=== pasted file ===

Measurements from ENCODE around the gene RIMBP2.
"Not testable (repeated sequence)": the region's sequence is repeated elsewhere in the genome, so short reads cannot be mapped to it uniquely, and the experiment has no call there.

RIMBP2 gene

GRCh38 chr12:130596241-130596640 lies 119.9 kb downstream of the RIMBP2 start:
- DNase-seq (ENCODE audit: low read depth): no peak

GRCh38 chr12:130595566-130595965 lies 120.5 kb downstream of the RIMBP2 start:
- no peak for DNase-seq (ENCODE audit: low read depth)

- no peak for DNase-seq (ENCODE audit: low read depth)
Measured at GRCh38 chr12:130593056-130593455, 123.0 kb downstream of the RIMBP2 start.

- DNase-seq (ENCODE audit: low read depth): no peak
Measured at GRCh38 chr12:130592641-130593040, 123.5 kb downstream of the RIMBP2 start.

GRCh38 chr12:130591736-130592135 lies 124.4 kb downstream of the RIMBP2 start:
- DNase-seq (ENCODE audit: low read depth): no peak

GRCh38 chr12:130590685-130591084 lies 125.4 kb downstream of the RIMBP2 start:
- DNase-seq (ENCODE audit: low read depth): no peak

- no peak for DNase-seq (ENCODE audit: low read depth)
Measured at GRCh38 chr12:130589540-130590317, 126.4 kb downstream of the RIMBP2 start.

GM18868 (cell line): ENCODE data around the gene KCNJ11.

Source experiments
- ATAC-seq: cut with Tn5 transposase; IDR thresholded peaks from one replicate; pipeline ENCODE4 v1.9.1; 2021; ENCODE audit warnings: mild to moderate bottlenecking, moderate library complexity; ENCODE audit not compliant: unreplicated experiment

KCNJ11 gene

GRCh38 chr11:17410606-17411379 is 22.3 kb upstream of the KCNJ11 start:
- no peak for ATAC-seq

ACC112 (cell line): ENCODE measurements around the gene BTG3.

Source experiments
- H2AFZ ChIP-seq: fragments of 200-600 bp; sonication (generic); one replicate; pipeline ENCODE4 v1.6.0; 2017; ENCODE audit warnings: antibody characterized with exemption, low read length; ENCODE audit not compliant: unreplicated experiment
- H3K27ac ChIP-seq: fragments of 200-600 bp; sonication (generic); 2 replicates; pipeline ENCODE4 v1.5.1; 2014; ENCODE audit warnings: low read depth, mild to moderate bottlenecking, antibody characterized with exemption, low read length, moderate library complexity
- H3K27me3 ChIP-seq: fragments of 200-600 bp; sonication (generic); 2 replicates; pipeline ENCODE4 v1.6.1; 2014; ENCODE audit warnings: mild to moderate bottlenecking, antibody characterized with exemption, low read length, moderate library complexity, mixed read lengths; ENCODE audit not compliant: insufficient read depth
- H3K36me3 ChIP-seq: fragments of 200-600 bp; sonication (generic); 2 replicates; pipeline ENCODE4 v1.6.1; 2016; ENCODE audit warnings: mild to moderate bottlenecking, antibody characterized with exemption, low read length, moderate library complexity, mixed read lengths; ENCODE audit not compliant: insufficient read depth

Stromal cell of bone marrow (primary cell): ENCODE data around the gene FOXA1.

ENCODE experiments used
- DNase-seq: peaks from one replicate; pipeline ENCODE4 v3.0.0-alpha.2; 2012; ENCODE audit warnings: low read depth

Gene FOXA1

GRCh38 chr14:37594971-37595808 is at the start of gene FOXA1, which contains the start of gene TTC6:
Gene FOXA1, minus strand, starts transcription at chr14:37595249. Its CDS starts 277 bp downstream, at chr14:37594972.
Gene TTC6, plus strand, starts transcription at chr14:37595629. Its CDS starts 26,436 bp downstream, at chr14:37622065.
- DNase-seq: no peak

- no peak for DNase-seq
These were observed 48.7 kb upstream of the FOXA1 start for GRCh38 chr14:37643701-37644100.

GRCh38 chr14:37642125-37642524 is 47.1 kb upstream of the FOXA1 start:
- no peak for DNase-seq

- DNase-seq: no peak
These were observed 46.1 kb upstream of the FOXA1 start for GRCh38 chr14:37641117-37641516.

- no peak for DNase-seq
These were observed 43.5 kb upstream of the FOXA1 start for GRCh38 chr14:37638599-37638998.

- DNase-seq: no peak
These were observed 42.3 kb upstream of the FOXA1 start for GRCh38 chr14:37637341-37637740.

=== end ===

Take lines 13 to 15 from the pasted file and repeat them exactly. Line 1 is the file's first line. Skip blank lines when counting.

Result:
- DNase-seq (ENCODE audit: low read depth): no peak

GRCh38 chr12:130590685-130591084 lies 125.4 kb downstream of the RIMBP2 start:
- DNase-seq (ENCODE audit: low read depth): no peak